‘More About St Kilda Underground Houses,’ The Scotsman, 1928.
    National Trust for Scotland on St Kilda, a World Heritage Site: www.nts.org.uk/visit/places/st-kilda
    National Records of Scotland, ‘Stories from St Kilda’ https://www.nrscotland.gov.uk/research/learning/features/stories-from-st-kilda
    P. Stride, ‘St Kilda, the neonatal tetanus tragedy of the nineteenth century and some twenty-first century answers’, Journal of the Royal College of Physicians of Edinburgh, 2008.

    • 56 min

Customer Reviews

4.8 out of 5
131 Ratings

131 Ratings

cateatdog58 ,

Great show.

Another great episode. Lots of info and geology with an exploration of social history with lots of silly jokes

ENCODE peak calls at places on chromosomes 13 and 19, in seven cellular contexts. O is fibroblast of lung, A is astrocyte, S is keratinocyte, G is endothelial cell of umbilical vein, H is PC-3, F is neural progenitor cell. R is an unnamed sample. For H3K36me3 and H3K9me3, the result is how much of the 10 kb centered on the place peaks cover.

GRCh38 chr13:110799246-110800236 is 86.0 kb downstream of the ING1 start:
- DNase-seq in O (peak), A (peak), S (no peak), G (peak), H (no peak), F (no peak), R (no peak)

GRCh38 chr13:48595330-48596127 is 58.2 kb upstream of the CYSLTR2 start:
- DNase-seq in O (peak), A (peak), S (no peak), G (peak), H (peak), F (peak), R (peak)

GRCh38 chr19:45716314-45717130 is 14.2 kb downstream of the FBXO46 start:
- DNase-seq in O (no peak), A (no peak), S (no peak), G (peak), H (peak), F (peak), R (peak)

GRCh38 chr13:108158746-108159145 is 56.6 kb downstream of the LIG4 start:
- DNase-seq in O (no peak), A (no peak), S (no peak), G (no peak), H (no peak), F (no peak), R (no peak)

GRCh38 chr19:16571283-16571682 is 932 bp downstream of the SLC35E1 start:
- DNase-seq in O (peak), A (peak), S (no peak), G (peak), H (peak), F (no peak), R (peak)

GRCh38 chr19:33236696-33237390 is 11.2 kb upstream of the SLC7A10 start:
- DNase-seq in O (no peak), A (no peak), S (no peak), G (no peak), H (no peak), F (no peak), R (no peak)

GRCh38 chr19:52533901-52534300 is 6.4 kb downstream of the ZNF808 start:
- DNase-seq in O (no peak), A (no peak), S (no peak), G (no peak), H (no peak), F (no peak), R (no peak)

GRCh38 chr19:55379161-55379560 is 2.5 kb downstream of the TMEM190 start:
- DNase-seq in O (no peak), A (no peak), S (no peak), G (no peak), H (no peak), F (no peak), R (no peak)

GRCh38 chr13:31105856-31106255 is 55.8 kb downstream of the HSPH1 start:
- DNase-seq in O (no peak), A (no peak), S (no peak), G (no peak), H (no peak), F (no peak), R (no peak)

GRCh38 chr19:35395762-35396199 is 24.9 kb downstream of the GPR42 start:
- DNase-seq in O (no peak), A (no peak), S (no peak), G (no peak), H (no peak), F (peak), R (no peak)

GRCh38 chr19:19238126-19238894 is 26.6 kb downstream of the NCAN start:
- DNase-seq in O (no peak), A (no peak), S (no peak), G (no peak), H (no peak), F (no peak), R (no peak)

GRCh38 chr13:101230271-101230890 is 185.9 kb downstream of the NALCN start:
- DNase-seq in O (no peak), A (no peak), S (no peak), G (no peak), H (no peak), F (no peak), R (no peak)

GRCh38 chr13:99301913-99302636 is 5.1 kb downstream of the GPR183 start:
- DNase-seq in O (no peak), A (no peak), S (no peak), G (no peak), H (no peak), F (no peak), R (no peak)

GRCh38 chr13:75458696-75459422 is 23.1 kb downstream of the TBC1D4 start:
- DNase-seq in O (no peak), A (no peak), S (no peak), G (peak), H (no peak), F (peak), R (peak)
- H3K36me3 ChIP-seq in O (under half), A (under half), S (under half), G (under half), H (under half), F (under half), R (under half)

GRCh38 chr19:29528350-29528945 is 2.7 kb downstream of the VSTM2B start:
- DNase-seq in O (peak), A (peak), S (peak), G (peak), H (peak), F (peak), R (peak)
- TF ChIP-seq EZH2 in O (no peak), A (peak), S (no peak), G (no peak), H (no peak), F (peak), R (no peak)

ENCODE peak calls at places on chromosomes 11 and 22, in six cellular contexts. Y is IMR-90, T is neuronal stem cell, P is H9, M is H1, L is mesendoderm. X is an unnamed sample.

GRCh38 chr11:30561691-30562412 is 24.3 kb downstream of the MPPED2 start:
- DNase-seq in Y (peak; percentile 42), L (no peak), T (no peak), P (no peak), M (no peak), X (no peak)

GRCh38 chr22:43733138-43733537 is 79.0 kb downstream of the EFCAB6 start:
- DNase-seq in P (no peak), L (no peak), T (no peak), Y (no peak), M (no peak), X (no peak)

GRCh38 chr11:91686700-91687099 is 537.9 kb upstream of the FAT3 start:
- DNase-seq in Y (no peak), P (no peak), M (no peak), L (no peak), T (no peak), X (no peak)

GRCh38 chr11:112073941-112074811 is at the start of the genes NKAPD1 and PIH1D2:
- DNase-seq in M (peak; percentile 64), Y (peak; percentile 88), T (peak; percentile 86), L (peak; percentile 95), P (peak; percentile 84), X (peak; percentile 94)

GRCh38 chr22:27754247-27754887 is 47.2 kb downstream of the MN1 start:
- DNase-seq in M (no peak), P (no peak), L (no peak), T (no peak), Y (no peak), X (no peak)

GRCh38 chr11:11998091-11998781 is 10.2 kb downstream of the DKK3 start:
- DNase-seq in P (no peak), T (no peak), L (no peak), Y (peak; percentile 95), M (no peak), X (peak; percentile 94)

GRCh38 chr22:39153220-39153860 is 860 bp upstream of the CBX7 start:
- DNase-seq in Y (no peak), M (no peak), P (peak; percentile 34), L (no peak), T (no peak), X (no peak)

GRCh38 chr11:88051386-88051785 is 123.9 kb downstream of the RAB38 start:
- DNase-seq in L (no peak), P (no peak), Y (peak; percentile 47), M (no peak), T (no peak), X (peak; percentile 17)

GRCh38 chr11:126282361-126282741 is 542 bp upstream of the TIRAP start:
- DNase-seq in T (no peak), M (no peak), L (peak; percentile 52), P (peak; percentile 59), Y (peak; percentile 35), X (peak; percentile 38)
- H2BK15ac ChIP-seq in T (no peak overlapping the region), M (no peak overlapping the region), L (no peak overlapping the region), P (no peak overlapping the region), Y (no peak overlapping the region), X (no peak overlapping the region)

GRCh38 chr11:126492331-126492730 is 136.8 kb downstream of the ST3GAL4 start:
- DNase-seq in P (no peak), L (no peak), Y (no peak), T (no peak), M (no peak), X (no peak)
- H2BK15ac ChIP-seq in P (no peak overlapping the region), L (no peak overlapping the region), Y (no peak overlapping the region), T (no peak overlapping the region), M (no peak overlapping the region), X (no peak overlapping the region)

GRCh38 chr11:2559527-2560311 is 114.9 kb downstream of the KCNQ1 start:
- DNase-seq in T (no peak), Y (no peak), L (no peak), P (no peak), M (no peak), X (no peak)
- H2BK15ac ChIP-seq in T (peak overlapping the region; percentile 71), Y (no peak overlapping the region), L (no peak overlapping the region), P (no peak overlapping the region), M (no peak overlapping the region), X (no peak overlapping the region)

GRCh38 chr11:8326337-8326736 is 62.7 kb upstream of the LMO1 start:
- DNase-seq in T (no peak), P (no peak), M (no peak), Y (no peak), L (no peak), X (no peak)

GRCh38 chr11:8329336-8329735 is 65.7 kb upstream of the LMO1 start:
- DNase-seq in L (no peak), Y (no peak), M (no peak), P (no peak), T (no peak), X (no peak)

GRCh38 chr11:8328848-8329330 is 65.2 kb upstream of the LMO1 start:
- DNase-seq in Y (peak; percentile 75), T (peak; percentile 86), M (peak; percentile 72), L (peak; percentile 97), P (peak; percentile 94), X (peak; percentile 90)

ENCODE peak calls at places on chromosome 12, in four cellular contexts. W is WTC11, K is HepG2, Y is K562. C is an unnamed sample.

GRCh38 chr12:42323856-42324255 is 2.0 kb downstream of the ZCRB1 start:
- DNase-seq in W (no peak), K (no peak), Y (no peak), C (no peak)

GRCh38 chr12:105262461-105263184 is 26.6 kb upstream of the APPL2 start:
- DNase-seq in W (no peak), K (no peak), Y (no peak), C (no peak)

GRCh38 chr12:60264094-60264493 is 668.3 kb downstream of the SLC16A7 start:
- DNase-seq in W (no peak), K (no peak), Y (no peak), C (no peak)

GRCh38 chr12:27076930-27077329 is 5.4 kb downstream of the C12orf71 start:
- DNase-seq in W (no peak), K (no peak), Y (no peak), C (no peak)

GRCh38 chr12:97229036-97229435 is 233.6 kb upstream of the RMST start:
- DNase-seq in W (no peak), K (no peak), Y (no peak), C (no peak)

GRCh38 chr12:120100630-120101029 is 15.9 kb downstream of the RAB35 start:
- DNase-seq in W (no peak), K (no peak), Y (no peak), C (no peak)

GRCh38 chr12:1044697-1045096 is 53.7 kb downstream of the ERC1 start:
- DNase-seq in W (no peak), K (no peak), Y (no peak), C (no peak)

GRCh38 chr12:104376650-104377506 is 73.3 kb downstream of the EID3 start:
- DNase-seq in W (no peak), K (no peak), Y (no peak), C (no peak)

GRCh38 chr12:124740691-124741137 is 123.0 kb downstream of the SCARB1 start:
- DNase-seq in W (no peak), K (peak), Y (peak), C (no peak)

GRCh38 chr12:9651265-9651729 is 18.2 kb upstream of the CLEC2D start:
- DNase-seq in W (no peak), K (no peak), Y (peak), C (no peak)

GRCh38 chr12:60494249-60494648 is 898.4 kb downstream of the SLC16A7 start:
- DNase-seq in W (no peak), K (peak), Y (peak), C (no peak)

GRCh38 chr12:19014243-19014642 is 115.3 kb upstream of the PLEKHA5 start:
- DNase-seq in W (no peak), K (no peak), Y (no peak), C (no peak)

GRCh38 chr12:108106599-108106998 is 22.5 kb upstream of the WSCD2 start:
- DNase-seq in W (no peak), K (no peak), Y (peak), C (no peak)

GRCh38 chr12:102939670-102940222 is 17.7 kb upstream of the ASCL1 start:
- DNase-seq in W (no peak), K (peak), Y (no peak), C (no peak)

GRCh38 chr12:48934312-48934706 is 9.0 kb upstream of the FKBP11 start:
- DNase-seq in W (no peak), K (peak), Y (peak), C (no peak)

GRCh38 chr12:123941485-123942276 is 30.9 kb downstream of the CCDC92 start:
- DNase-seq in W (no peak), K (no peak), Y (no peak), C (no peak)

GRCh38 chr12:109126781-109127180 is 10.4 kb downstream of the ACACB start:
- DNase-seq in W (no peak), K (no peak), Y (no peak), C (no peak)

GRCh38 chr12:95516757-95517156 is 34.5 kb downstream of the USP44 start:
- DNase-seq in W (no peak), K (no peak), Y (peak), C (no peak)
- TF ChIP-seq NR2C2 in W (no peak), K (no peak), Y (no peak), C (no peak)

CloudStick ,

Beautiful stories, beautifully told

Fantastic podcast with great storytelling, smooth sound quality and excellent music. Binge worthy for anyone interested in Scottish history. This show made me want to become an archivist, they are so passionate about researching ⭐️⭐️⭐️⭐️⭐️

Clan_dymas ,

Lovely people telling stories

As a Scottish person living in England this podcast has helped my children connect with the Scottish part of their heritage. When we started listening my daughter couldn’t understand what was being said but she wouldn’t let me turn it off because she liked listening to the sound of Jenny and Annie’s voices. She has got her ear in now and asks to listen every day. I love it because it helps keep me connected with my past. You are doing a great job you lovely people!